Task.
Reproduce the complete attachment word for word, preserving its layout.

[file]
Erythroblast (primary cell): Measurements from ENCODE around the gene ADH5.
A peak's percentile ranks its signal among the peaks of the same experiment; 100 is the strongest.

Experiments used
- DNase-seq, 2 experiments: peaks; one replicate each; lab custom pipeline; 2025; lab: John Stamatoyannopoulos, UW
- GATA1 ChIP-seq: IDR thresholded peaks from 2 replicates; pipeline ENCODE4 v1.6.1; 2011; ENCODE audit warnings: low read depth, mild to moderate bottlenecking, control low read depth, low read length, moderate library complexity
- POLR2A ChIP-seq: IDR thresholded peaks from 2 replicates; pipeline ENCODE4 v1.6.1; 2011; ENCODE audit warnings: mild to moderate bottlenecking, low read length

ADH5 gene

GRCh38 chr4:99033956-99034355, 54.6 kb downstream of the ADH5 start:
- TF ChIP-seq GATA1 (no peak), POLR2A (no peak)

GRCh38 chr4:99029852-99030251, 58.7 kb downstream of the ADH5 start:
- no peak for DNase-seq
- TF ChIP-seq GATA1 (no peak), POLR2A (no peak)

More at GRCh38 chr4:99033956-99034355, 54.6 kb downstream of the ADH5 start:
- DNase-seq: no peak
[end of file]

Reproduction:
Erythroblast (primary cell): Measurements from ENCODE around the gene ADH5.
A peak's percentile ranks its signal among the peaks of the same experiment; 100 is the strongest.

Experiments used
- DNase-seq, 2 experiments: peaks; one replicate each; lab custom pipeline; 2025; lab: John Stamatoyannopoulos, UW
- GATA1 ChIP-seq: IDR thresholded peaks from 2 replicates; pipeline ENCODE4 v1.6.1; 2011; ENCODE audit warnings: low read depth, mild to moderate bottlenecking, control low read depth, low read length, moderate library complexity
- POLR2A ChIP-seq: IDR thresholded peaks from 2 replicates; pipeline ENCODE4 v1.6.1; 2011; ENCODE audit warnings: mild to moderate bottlenecking, low read length

ADH5 gene

GRCh38 chr4:99033956-99034355, 54.6 kb downstream of the ADH5 start:
- TF ChIP-seq GATA1 (no peak), POLR2A (no peak)

GRCh38 chr4:99029852-99030251, 58.7 kb downstream of the ADH5 start:
- no peak for DNase-seq
- TF ChIP-seq GATA1 (no peak), POLR2A (no peak)

More at GRCh38 chr4:99033956-99034355, 54.6 kb downstream of the ADH5 start:
- DNase-seq: no peak